Joseph Conrad was Polish but settled in England as a sailor, becoming a British citizen in his twenties. Turning to writing, in perfect English, he soon became a great success. He drew on his own sea-faring experiences to produce realistic pictures of conditions on board and as such would have appealed to Hugh.

A large part of Chance is not set at sea but starts out as if it is. The story unfolds by way of the viewpoints of several characters and overheard conversations, multiple narrators being somewhat confusing. Powell, a young sailor finds a job on a boat commanded by Captain Anthony who has brought on board his new wife, Flora, and her father. The reader knows that her father was imprisoned for fraud leaving the unhappy girl to be looked after by a series of people including Mrs Fyne, sister of Anthony. When Flora elopes with the Captain, it is not clear whether she is in love with him and this uncertainty continues on board whilst her father, recently released from prison, objects to her marriage. The father plans to murder Anthony but swallows the poisoned drink himself, leaving the young couple to develop their love. Years later, when Flora is at home on shore, Anthony drowns as the last man on a sinking ship. She lives on, visited by Powell and the assumption is that they are in love.


Typhoon was published as a book in 1903 following magazine serialisation. It is the story of how Captain MacWhirr, his crew and hundreds of their passengers experience a storm in the Pacific Ocean on the steamer Nan-Shan. The Captain is convinced that no harm will come to the ship despite the weather forecasts and he refuses to skirt round the bad weather. The storm abates only to return with increased ferocity and MacWhirr’s calm leadership helps to bring the ship safely to harbour. Conrad ends with the reactions of the officers’ families and friends as they receive letters from their menfolk, giving the reader even more of his graphic description which is indeed enough to make the reader feel they are on board and being  tossed all over the place.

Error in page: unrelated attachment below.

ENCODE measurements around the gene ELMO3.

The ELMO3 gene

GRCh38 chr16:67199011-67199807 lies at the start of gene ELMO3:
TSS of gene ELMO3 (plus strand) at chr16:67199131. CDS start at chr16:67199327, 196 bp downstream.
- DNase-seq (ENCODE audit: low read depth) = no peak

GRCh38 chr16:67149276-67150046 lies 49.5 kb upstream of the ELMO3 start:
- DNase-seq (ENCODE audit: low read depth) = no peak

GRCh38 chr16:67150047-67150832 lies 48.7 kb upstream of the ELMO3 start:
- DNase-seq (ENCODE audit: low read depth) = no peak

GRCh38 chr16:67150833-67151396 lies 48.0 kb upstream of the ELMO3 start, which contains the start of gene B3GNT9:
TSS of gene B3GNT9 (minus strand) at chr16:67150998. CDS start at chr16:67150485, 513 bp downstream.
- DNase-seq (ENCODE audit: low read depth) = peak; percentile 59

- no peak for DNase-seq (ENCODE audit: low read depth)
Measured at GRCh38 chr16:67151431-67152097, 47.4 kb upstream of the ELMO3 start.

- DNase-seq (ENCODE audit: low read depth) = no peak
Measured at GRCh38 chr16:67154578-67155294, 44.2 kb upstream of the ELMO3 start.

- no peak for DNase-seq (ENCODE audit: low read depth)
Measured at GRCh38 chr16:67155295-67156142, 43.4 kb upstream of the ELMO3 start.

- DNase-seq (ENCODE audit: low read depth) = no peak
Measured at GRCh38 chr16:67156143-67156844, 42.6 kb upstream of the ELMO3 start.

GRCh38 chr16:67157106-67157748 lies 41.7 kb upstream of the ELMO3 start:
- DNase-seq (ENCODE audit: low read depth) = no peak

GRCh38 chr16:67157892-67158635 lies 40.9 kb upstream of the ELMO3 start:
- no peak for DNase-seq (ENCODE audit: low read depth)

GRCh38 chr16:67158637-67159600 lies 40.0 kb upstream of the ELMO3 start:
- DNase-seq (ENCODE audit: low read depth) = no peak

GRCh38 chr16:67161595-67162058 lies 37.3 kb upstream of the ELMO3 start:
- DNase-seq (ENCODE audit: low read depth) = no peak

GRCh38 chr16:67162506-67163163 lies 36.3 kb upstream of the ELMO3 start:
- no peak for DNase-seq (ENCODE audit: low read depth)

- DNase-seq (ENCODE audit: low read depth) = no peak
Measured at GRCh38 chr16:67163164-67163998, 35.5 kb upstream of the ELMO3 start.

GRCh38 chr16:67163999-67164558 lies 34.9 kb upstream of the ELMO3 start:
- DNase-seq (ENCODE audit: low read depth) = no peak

The Captain’s wife skims her letter looking for a sign that MacWhirr is coming home. She is satisfied to find none as she does not want her independent life-style interrupted but she fails to notice her husband’s description of the severity of the storm and calmly takes her daughter shopping.  The chief engineer speaks little of the typhoon but hints that he would like his wife to join him in the Far East. Whilst Mrs Rout is unaware of the reason for this, the reader knows that his near-death experience has left him longing for a quiet life of happiness.

Finally, the first mate’s letter to his friend goes into detail about the storm and paints himself as a hero in the way he caged the Chinese coolies so as to prevent mutiny after their money had spilled from their upturned boxes. When the Captain releases the men and shares out the cash it is clear that he is the real saviour.

Hugh seems captivated by this story but it may also have brought home the dangers he faced whilst at sea. He would have known that it is at the beginning of the fourth chapter of Wind, Sand and Stars, entitled The Elements, that St Exupery refers to Typhoon. He describes the book perfectly:

            When Joseph Conrad described a typhoon he said very little about towering waves, or darkness, or the whistling of the wind in the shrouds. He knew better. Instead, he took his reader down into the hold of the vessel, packed with emigrant coolies, where the rolling and the pitching of the ship had ripped up and scattered their bags and bundles, burst open their boxes, and flung their humble belongings into a crazy heap. Family treasures painfully collected in a lifetime of poverty, pitiful mementoes so alike that nobody but their owners could have told them apart, had lost their identity and lapsed into chaos, into anonymity, into an amorphous magma. It was this human drama that Conrad described when he painted a typhoon.

Jim’s own mal de mer was the subject of one of her articles. It is entitled Sea Sickness.

Hugh discusses Magic Mountain in a later letter.